Dino Stalker

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Dino Stalker
North American box art
Developer(s) Capcom Production Studio 3
Publisher(s) Capcom
Director(s) Eiro Shirahama
Producer(s) Tatsuya Minami
Writer(s) Noboru Sugimura
Yasuyuki Suzuki
Composer(s) Hiroshi Nakajima
Tomoko Matsumoto
Platform(s) PlayStation 2
Release date(s)
  • JP June 27, 2002
  • NA September 9, 2002
  • EU September 20, 2002
Genre(s) Light gun shooter
Mode(s) Single-player

Dino Stalker, known as Gun Survivor 3: Dino Crisis (Japanese: ガンサバイバー3 ディノクライシス Hepburn: Gan Sabaibā Surī Dino Kuraishisu?) in Japan, is a first person shooter video game created by Capcom that was released for the PlayStation 2 on June 27, 2002. It was developed by Capcom Production Studio 3,[1] and is an offshoot of the Resident Evil light gun shooter games, but based on the story of the Dino Crisis series. Though it can be played by other means, a light gun is recommended, as the game is one in a number of Capcom games that try to bridge the gap between light gun games and traditional games that allow the player greater range of control over their movements in the game.

Dino Stalker is the third installment in Capcom's Gun Survivor series and the third entry in the Gun Survivor series after Resident Evil Survivor 2 Code: Veronica. Although the Gun Survivor games are an offshoot of the Resident Evil series, Dino Stalker is the only game in the series without any ties to Resident Evil. It was followed by Resident Evil: Dead Aim.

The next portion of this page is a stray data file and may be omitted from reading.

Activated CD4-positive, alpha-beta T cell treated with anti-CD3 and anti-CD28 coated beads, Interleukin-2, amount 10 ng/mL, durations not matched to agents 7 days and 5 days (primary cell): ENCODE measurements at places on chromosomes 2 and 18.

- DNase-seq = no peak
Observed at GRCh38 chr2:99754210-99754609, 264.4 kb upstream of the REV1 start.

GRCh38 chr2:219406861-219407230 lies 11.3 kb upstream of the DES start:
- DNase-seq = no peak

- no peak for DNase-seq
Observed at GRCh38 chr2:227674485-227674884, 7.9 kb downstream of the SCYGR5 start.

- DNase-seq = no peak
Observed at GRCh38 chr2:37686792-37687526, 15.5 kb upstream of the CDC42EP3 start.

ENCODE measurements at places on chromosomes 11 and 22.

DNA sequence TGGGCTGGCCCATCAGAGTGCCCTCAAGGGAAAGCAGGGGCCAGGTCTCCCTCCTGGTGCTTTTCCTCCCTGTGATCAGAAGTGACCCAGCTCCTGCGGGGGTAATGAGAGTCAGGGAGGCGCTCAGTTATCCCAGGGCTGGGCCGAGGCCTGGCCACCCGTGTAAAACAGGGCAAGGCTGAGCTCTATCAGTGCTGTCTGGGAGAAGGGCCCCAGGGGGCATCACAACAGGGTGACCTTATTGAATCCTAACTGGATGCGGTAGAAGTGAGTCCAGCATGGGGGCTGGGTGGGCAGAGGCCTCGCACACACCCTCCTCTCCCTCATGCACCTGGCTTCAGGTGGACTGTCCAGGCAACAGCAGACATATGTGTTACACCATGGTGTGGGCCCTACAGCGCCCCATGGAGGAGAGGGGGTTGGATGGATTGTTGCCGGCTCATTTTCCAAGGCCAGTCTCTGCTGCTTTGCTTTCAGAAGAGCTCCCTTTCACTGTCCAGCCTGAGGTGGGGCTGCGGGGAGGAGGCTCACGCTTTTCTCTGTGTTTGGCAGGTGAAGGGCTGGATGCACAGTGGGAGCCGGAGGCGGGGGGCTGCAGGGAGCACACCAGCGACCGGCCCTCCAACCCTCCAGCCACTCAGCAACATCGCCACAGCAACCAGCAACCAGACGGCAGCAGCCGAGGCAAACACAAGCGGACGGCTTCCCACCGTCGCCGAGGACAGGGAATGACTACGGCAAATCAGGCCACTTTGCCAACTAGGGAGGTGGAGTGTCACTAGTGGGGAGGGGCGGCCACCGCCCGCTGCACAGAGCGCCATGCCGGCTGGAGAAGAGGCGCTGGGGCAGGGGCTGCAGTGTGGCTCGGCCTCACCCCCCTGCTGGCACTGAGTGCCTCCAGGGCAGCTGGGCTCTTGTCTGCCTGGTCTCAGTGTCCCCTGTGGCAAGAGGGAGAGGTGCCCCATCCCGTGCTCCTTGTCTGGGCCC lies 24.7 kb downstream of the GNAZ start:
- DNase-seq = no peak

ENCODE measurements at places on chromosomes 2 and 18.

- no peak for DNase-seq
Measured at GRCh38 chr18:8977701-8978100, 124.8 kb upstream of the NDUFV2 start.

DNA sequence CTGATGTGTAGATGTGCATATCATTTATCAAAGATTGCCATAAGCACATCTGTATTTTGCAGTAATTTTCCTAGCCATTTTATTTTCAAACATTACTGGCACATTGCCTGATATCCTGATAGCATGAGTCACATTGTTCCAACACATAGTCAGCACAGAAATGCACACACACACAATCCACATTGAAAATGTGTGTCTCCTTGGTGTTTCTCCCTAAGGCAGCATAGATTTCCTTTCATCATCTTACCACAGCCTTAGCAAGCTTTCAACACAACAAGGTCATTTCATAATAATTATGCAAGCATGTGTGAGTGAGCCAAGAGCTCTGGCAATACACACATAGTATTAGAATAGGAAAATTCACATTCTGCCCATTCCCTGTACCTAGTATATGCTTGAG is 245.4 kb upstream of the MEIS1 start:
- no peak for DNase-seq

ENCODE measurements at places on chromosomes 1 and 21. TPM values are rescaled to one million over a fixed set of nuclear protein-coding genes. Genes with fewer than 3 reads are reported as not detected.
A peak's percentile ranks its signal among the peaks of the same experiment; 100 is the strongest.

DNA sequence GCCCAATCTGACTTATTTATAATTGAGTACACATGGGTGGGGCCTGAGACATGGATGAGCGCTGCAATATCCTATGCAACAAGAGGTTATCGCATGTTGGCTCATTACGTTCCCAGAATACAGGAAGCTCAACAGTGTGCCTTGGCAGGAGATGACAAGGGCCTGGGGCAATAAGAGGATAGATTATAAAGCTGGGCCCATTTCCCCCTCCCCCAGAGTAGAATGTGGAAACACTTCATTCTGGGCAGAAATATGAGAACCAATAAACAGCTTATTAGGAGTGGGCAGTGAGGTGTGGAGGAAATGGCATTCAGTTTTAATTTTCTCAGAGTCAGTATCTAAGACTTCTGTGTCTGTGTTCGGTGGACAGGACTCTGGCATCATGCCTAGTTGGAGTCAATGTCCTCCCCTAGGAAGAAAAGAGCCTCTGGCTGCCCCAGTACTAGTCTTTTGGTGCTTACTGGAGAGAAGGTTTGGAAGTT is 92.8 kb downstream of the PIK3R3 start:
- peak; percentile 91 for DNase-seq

The game focuses on the central character Lieutenant Mike Wired, who is caught in an intense dogfight during World War II. With nowhere to go, Mike appears to be doomed until he is suddenly teleported into the sky in the 3,000,000's, and must defend himself against an army of flying prehistoric predators.

When he makes it to the main land, he sees more dinosaurs and must battle them single handedly with whatever weapons he can acquire. He hears a voice on his new wrist communicator, telling him to find a girl called Paula. When he does find Paula, she simply replies with "Trinity" before more dinosaurs appear. Trinity is actually a dinosaur, (a evolved Troodon, to be precise), with significant intelligence and it can send other dinosaurs to attack the player, as it does during a boss fight.

Eventually, Mike sees Paula is trapped in a ravine and is able to save her. After they escape in a jeep through an empty town, it is revealed that the man talking to Mike is Dylan Morton from Dino Crisis 2 and he is also Paula's father.